|Chapter Title||AN EVENING AT OAKLANDS.|
|Newspaper Title||Illustrated Sydney News (NSW : 1853 - 1872)|
|Trove Title||Society, Friendship and Love|
AN EVENING AT OAKLANDS.
" AU rant, and cant, and rhapsody high flown."
When Mr. Powell and Margaret entered Mrs. Broad hurst's drawing room on Thursday evening, the whole company was already assembled, in fact, the larger part had dined in the house ; the intending actors were already
retired to another room to act their parts, all but Mr. Fitzalan, who was rushing about in a state of excitement, distributing home-printed copies of his play to a few favoured persons, and a young lady and three gentlemen were preparing to delight all lovers of music with a quartette of Schumann, as rendered by three violins aud a piano.
" My dear Dunstan, I am delighted that you are come," cried Mrs. Broadhurst, "another five minutes and you would have lost the first movement of one of the most exquisite of Schumann's exquisite creations ; it will be a real treat to us all, except indeed to that wicked Maurice, who pretends not to like Schumann-dear Schumann ! By the way, where is Maurice ? I want to introduce him to you, but he has disappeared. But here is Mr. Fitzalan, whom we find a great acquisition in every way-let me introduce you, Mr. Fitzalan, to my brother, Mr. Powell-and Count Czarvaschek ("such a clever man," in a stage whisper), aud I think you know Dr. and Mrs. Boanerges-of course you are theological opponents, but I do not see why you should not be good friends socially."
" I have already had the honour to meet Dr Boanerges," said Mr. Powell, bowing very stiffly in the directiou of a short, unwholesome-looking divine, well known as a fre- quent contributor to that well of pure English and Christian charity, The Flaming Brand, And with two other salu- tations, equally stiff, directed towards Count Czarvaschek and Mr. Fitzalan, Mr. Powell sat down on a corner sofa in the most unapproachable part of the room. But Mrs. Broadhurst had no intention of letting him escape in that manner. "Dear Count," she said, "if you are not wanted just yet for rehearsal do talk a little to my brother. He is very shy, you know, and wants drawing out, but he is very clever, and delights in original genius."
"Dear madam," said the Count with an affable smile, how could your brother be otherwise?" and in obedience to her orders, he waddled across to Mr. Powell's sofa and prepared himself to fascinate. " You are, sir, I believe, a minister of the reformed religion?" he began, sweetly.
"I am a clergyman of the Church of England, sir," drily
answered Mr. Powell.
" So it is," said the other, " and l am a humble apostle of Electro-biology ; we have each of us a great mission to fulfil. "
"Possibly your mission may be a great one," answered Mr. Powell. "I know nothing of Electro-biology." The tone meant unmistakably " nor do I wish to know any- thing of it;" but the Count was obtuse, and proceeded with much complacency
"That ignorance I shall soon remove. Electro-biology is the power which governs the universe, and it is surely fitting that a so distinguished gentleman, whose office it is to guide the souls of men, should not be unfamiliar with a power which alike controls those souls and the heavenly bodies themselves. St. Paul, Mr. Powell, remarks on this subject-"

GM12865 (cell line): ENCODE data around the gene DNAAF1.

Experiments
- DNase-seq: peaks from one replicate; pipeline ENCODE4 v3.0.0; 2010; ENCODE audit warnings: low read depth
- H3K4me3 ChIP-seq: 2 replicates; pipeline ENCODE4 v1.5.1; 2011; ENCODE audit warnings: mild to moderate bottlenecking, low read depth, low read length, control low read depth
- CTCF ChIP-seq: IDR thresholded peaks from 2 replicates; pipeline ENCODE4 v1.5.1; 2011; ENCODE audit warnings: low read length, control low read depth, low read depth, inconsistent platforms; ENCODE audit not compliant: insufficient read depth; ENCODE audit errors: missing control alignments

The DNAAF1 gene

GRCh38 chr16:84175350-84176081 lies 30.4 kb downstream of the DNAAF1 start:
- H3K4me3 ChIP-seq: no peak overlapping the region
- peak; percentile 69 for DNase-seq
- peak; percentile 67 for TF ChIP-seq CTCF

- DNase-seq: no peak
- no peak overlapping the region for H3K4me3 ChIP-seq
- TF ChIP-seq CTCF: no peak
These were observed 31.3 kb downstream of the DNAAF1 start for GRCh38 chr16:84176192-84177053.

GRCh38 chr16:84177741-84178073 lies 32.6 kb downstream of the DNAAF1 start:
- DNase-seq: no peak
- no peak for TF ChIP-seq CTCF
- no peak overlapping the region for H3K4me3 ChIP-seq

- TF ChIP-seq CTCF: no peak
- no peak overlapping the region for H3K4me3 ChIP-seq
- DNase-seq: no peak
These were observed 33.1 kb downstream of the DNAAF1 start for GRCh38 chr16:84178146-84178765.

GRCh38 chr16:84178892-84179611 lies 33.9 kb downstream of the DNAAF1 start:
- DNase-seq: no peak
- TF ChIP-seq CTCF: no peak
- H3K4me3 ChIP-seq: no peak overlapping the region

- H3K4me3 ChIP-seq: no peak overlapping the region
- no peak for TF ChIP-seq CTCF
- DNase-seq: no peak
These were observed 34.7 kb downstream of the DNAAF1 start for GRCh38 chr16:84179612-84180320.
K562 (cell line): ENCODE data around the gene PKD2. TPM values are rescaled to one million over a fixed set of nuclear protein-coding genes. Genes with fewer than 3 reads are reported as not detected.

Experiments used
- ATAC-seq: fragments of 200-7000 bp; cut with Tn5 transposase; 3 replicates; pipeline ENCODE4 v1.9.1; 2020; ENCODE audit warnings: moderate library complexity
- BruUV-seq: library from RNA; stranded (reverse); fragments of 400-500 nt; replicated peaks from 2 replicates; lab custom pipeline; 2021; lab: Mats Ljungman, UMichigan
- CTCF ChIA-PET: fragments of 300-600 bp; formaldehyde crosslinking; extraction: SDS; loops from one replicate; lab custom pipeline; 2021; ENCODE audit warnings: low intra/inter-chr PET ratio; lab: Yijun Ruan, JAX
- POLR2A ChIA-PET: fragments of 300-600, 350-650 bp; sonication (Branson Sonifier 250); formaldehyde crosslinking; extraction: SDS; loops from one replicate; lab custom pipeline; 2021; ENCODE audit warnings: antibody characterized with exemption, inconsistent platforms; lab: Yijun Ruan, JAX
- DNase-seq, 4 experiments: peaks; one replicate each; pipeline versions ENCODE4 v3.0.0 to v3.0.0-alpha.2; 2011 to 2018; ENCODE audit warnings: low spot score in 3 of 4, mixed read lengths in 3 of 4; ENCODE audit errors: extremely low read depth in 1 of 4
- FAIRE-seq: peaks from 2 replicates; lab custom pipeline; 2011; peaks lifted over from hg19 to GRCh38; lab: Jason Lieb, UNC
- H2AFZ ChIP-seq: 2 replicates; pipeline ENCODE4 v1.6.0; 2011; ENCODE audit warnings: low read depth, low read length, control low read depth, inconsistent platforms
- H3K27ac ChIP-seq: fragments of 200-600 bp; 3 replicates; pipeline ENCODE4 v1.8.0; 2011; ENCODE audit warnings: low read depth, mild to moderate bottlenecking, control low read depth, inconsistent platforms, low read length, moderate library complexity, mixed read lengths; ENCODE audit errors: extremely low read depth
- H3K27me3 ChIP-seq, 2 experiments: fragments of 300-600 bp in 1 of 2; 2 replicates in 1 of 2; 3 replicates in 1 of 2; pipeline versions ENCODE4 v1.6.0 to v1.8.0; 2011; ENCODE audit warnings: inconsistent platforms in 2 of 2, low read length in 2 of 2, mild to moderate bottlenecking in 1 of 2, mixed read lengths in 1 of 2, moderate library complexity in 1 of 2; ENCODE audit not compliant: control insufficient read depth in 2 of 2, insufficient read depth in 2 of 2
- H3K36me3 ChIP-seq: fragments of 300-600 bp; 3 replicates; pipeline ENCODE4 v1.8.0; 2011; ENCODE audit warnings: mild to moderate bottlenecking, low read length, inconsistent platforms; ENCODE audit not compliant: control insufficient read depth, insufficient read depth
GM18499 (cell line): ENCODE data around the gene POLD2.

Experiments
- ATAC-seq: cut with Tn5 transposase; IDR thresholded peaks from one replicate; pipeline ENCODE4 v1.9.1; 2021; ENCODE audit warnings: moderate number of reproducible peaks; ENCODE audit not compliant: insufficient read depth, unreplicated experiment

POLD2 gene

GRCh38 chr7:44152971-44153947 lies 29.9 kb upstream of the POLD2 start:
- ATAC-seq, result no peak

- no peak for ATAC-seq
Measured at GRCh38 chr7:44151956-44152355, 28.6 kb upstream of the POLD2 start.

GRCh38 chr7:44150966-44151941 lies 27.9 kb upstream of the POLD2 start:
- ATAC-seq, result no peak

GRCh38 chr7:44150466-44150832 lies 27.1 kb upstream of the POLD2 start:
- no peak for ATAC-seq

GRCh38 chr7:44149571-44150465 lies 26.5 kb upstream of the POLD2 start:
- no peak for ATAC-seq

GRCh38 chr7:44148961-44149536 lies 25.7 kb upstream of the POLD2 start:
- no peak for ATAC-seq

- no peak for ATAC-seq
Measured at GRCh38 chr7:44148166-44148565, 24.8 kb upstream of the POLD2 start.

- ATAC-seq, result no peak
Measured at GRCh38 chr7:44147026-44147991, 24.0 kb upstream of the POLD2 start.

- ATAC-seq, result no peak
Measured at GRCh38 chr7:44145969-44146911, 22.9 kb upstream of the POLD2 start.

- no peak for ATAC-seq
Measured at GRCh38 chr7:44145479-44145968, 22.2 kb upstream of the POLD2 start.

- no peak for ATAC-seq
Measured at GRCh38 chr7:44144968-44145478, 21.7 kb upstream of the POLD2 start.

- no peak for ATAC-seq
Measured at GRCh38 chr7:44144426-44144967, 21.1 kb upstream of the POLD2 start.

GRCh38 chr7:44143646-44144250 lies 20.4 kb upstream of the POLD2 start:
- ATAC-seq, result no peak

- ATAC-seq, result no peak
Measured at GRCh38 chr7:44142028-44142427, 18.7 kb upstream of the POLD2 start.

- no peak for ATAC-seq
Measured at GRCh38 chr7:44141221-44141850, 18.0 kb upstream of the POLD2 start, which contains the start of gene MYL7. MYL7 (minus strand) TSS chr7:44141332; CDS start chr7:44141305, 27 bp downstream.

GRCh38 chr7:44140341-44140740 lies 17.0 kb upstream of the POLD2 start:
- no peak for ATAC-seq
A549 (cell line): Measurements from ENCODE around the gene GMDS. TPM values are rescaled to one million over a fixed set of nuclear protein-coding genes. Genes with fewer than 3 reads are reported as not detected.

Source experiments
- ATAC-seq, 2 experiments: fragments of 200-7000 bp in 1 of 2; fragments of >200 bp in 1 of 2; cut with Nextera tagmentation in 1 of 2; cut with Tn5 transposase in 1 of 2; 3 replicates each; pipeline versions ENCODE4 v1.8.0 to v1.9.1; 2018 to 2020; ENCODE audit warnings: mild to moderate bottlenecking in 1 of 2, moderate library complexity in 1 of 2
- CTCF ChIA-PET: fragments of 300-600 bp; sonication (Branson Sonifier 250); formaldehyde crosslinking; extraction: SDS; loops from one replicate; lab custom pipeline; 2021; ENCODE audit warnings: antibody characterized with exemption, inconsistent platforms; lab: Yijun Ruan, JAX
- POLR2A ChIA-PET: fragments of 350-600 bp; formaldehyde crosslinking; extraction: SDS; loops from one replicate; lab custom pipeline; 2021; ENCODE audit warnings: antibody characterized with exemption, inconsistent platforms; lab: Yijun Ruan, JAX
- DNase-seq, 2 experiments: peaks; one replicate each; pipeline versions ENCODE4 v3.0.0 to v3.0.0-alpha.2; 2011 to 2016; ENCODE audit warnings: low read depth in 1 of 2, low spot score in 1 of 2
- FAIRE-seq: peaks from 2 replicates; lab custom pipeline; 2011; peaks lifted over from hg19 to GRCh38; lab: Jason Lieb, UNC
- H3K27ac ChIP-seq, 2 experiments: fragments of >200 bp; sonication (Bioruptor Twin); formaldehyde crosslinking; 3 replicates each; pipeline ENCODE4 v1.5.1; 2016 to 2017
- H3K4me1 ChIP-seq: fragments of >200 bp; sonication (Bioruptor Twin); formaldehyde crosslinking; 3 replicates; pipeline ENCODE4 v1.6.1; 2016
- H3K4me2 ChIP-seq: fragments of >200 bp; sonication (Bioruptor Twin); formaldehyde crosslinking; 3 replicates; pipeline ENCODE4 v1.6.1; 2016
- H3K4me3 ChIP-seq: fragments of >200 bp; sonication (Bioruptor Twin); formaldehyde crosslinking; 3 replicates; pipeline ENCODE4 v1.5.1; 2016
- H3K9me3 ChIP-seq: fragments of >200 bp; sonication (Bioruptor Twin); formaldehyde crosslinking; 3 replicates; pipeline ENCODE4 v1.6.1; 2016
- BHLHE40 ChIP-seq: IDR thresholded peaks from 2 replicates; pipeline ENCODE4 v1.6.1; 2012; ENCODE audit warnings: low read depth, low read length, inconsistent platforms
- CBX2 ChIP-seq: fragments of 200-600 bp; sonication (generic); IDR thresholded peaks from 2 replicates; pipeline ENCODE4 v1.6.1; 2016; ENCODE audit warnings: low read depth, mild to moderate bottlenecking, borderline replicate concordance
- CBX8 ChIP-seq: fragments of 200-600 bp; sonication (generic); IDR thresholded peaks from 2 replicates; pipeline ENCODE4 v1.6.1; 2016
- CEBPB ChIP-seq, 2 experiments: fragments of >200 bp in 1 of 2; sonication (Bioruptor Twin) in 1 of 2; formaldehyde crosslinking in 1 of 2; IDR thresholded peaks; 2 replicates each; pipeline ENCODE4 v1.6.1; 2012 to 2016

" [ am not acquainted, sir, with any writings of St. Paul on Electro-biology, nor am I able to accept any such force as the power which rules the world and the souls of men. Our views on this matter are so entirely at variance that I fail to see how we can converse on this, or perhaps on any topic. Let me beg you, sir, not to waste your time and learning on me."
The Count stared in speechless astonishment' at Mr. Powell, and gradually the truth entered into his soul (whether into the pneuma or the psyche we cannot say) that he had been snubbed, and that this parson declined the honour of any further conversation with him. His face did not flush, but turned a sickly yellow, and great drops of perspiration stood on his forehead. Mr. Powell sat and calmly observed him without any idea of apolo- gising or retreating; and the Count, after three ineffectual attempts to speak, lay back and fairly gasped for breath. Fortunately, at this juncture, up came Mr. Fitzalan, play in hand, to beg the Count to go immediately and join the rehearsal, and the latter thankfully availed himself of this opportunity for a dignified retreat ; leaving his empty place to the tutor, who at once took possession of it.
"I suppose it is an idle compliment, Mr. Powell, to ask you to take a part in our play ?" he began.
" A most unnecessary compliment ; but may I ask what play you intend to act and when ?"
" O ! have you not heard?" said Mr. Fitzalan with some astonishment. "It is a little comedy of my own composition which a number of us inteud to act next month at Her Majesty's Concert Rooms for the benefit of the Evangelistic Association. Miss Grimleigh takes one lady's part, and Miss Broadhurst was to have taken the other, but it appears that Mr. Gower does not approve." The tutor accompanied the last words with a little sneer, meant to be ingratiating, for he understood Mr. Powell did not like his niece's engagement.